And adults aren’t our only concern. In "Training Focuses on Improving Literacy,” NCTE president Kylene Beers says, “Our kids just aren't as literate as they need to be." I have to agree. With all they see and hear around them, many kids still have difficulty digging below the surface—deeply “reading” what the world has to offer them.

One way we can help is by gearing what and how we teach in class toward helping our students develop high level literacy skills that will serve them now and in the future. NCTE’s 21st NCTE Framework for 21st Century Curriculum and Assessment serves as a good guideline for how we might do this.

Tuesday, January 6, 2009

Why I Love the African American Read-In

Literature holds a special place in my English teacher heart. Unfortunately, though, it’s something I have precious little time to enjoy. That’s one reason why I relish Black History Month in February. Every year for as long as I can remember, NCTE has held its own African American Read-In right here in our office. For an hour on the first Monday of February I get to spend time with African American literature, first reading on my own and then listening to the readings of others. It’s usually a quiet time, an emotional time—a time when NCTE staff members feel part of another world outside—and inside—the office.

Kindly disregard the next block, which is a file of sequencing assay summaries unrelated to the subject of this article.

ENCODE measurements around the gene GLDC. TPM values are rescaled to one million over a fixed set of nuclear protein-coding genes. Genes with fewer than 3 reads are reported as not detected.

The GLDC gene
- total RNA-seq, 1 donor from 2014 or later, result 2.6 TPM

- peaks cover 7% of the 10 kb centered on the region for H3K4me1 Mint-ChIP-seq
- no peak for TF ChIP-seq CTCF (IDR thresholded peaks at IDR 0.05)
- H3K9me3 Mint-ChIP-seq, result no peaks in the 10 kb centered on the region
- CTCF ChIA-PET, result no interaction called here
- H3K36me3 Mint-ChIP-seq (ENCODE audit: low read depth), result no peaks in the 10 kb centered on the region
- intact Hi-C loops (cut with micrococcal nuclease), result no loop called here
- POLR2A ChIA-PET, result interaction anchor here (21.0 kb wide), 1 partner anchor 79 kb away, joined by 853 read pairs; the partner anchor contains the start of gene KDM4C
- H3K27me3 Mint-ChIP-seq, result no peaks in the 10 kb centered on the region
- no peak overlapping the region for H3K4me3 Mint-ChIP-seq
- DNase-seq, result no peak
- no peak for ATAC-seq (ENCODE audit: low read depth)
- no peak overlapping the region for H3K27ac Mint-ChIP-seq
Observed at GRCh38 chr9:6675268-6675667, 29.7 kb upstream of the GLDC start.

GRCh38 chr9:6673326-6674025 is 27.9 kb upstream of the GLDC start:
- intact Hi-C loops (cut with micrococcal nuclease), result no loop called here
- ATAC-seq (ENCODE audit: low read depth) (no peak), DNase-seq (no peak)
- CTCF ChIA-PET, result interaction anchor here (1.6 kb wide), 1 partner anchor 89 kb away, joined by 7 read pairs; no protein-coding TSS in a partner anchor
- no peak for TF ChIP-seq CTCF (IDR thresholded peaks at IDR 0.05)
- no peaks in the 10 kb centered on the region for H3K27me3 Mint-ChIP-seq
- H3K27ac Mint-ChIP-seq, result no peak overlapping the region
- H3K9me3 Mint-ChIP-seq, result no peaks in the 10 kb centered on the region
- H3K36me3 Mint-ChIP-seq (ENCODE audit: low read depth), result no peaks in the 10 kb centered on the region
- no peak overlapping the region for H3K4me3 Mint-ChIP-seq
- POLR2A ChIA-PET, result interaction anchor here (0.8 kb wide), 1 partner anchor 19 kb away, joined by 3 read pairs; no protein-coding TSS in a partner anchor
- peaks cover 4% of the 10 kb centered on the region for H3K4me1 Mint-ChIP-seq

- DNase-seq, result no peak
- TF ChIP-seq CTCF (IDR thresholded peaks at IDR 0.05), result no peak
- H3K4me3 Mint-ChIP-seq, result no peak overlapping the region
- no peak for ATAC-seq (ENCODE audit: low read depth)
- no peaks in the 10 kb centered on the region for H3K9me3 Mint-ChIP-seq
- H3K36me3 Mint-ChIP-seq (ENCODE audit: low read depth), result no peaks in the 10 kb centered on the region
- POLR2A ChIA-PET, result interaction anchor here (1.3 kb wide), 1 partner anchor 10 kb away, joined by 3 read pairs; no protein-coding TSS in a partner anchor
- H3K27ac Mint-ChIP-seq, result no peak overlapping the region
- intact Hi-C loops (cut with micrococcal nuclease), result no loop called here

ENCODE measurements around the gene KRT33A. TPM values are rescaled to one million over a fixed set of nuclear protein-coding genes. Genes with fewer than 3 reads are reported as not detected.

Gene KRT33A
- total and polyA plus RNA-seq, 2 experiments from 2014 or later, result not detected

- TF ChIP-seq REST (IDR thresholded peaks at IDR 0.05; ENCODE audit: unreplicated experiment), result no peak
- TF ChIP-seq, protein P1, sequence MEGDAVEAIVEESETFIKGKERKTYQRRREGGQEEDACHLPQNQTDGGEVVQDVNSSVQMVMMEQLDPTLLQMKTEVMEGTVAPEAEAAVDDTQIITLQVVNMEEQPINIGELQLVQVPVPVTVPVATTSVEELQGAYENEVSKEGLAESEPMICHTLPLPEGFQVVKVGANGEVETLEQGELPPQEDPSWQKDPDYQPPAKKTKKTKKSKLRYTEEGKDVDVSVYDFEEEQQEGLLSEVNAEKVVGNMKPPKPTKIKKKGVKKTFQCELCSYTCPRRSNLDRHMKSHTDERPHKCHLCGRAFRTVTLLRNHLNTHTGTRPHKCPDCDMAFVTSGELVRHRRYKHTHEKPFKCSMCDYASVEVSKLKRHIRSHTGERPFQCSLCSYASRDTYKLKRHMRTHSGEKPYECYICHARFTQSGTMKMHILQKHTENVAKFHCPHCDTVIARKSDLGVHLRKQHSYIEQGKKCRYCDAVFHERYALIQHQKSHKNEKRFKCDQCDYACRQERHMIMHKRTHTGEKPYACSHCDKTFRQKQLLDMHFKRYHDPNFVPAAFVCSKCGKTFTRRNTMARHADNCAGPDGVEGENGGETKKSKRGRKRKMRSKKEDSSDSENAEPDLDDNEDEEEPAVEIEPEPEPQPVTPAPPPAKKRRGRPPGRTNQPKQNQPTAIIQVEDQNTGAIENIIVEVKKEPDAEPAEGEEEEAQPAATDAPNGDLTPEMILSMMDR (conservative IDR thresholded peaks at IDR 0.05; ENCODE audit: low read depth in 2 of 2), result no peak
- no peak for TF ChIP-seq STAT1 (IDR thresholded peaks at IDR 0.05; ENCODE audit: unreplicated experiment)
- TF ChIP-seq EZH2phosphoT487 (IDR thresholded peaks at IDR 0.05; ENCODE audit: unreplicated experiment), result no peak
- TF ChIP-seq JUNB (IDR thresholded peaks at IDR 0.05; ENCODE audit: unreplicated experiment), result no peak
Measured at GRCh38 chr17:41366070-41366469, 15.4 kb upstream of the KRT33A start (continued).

For that hour, those of us who participate get the opportunity to stop to celebrate literature by African-Americans, to get acquainted with books we haven’t read, to share titles, to hear words—to connect with one another as colleagues of literature as well as work colleagues. It’s a once-a-year hour I don’t want to miss.

This year I encourage you to hold your own African American Read-In—to spend just an hour with colleagues or neighbors or friends reading and sharing African American Literature. Do this any time in February. No elaborate plans are necessary—there are book and planning suggestions on the African American Read-In website.

Maybe right now you'd like to share your plans.